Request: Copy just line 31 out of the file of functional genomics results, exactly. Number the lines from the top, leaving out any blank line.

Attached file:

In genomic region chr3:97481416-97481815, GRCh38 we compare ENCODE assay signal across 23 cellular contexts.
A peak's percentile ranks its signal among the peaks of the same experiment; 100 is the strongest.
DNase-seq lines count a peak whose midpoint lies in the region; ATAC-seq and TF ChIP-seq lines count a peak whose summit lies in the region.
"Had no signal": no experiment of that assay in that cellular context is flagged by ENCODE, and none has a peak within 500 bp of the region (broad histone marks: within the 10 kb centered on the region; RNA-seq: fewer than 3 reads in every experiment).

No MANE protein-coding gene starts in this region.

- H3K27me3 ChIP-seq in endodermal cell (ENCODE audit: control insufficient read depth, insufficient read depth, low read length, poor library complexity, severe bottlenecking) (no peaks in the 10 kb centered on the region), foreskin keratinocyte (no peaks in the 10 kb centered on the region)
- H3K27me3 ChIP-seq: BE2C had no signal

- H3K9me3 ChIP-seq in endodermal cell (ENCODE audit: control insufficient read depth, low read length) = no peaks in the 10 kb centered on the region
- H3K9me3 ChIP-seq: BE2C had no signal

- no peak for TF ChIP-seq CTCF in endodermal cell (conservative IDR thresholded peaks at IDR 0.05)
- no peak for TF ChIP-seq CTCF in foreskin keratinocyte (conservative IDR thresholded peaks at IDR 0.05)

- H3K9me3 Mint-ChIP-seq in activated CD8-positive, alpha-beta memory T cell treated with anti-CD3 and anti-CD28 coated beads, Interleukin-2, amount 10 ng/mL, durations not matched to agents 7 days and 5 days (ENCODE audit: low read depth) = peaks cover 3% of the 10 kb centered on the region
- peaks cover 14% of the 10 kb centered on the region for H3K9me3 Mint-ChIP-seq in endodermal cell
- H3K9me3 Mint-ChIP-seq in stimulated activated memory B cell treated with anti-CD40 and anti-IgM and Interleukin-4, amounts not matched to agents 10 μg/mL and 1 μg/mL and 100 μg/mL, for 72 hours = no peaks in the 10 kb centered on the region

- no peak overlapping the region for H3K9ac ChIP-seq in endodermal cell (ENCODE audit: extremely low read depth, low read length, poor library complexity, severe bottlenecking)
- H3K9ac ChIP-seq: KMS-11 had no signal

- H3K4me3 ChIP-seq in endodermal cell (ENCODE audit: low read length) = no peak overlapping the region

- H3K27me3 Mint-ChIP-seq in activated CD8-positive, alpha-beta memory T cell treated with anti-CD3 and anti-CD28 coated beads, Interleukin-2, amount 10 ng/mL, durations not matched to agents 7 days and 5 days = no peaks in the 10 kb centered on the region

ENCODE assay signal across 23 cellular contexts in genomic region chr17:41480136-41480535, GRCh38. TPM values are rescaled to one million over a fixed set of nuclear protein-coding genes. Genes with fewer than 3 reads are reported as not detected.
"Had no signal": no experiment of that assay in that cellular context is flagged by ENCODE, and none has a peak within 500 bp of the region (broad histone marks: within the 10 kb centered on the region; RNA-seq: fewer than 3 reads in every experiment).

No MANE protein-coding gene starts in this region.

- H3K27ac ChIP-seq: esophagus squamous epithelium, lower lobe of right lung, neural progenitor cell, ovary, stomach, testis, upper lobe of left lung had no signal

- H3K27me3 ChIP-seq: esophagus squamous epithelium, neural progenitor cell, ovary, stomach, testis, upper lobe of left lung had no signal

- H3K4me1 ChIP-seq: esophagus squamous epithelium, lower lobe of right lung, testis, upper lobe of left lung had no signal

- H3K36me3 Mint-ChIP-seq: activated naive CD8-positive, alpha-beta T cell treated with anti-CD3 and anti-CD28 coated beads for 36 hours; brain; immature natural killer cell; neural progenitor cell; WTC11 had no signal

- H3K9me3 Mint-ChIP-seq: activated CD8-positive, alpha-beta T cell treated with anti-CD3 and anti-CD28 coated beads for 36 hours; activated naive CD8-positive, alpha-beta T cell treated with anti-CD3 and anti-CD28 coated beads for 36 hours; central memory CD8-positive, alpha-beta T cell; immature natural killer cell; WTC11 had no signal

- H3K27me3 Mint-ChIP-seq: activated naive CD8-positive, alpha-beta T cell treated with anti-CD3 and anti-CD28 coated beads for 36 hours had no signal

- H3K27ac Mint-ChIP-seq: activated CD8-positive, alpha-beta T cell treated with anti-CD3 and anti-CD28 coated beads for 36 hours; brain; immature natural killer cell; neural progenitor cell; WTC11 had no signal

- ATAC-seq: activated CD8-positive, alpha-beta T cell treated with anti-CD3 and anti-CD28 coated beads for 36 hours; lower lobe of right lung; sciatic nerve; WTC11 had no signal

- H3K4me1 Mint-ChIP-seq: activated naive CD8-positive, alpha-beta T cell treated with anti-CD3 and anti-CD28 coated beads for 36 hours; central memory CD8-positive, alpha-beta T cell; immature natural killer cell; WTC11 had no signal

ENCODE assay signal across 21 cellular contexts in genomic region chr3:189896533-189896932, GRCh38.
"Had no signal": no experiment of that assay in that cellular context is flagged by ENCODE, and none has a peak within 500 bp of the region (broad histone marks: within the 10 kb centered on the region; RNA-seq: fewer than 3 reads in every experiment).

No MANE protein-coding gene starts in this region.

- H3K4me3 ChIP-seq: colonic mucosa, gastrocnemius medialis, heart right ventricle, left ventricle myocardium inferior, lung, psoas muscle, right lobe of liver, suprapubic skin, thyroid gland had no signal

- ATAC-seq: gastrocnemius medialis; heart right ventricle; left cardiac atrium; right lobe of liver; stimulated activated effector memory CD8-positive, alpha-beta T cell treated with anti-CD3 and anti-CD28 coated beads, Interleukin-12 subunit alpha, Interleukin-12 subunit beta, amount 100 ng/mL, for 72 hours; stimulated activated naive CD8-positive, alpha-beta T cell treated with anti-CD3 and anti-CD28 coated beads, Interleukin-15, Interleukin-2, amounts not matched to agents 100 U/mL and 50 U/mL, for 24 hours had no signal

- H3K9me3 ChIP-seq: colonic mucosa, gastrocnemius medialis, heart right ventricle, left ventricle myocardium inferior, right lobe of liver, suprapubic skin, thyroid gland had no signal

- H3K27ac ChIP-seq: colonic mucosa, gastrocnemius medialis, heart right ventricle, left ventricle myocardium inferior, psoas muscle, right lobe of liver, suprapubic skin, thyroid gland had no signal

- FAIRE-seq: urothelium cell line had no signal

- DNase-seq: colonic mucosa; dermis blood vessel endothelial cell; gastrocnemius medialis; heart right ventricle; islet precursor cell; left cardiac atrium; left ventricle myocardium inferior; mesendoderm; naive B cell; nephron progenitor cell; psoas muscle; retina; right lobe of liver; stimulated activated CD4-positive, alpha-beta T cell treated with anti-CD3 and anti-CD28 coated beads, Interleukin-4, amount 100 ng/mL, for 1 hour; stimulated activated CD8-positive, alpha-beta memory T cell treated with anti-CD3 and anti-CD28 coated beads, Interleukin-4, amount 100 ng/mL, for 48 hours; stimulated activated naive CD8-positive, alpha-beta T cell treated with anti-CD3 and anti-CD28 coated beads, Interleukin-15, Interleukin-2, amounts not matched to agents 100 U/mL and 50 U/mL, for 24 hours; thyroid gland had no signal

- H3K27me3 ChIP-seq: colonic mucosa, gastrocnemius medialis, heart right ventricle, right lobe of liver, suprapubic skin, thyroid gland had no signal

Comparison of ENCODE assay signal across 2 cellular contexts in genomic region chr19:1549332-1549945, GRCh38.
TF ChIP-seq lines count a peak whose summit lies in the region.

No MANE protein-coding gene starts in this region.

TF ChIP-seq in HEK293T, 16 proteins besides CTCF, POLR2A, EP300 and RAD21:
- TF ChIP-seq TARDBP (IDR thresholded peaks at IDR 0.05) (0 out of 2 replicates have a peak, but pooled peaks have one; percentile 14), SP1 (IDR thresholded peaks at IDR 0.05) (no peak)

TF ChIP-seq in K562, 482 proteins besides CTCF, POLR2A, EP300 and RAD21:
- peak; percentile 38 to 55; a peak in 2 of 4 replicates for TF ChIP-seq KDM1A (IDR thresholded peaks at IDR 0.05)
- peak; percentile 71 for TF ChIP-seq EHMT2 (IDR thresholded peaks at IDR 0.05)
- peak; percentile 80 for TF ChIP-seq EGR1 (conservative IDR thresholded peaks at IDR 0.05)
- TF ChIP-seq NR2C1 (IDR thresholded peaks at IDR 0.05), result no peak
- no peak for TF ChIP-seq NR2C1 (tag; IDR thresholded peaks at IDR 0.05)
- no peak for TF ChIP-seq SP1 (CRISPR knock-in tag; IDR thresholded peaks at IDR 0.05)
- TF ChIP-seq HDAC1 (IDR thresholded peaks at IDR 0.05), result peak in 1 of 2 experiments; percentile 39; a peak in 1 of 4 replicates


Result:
ENCODE assay signal across 21 cellular contexts in genomic region chr3:189896533-189896932, GRCh38.